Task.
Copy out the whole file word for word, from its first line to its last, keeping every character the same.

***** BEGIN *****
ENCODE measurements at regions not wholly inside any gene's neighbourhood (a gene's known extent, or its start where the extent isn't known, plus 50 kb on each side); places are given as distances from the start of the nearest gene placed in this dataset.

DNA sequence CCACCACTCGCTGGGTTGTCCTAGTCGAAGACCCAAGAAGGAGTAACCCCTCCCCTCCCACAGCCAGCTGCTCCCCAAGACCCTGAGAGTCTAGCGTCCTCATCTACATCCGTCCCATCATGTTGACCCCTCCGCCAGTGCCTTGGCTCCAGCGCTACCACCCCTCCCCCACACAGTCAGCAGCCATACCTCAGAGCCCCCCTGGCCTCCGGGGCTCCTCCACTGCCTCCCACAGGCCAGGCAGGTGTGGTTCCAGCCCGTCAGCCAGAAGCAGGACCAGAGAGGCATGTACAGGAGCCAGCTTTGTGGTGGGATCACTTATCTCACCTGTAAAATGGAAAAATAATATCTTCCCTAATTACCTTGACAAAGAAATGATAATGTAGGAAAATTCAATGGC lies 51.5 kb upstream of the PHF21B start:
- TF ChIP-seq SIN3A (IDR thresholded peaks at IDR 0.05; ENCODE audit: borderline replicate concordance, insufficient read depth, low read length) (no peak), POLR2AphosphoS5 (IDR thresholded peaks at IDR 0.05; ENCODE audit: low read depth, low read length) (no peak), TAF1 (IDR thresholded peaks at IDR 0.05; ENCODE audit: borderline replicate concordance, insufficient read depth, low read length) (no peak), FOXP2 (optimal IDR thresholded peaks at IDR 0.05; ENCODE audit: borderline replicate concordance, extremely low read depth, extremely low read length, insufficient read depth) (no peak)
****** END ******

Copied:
ENCODE measurements at regions not wholly inside any gene's neighbourhood (a gene's known extent, or its start where the extent isn't known, plus 50 kb on each side); places are given as distances from the start of the nearest gene placed in this dataset.

DNA sequence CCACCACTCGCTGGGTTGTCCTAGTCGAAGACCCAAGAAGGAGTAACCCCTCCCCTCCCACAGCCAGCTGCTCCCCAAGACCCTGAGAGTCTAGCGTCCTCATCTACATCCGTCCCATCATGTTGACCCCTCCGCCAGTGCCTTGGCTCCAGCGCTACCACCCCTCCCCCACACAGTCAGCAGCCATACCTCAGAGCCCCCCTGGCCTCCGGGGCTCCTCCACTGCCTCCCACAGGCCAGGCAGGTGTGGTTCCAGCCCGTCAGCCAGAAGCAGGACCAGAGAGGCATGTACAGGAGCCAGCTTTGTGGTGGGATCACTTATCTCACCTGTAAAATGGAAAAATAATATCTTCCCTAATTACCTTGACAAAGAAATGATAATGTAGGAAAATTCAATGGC lies 51.5 kb upstream of the PHF21B start:
- TF ChIP-seq SIN3A (IDR thresholded peaks at IDR 0.05; ENCODE audit: borderline replicate concordance, insufficient read depth, low read length) (no peak), POLR2AphosphoS5 (IDR thresholded peaks at IDR 0.05; ENCODE audit: low read depth, low read length) (no peak), TAF1 (IDR thresholded peaks at IDR 0.05; ENCODE audit: borderline replicate concordance, insufficient read depth, low read length) (no peak), FOXP2 (optimal IDR thresholded peaks at IDR 0.05; ENCODE audit: borderline replicate concordance, extremely low read depth, extremely low read length, insufficient read depth) (no peak)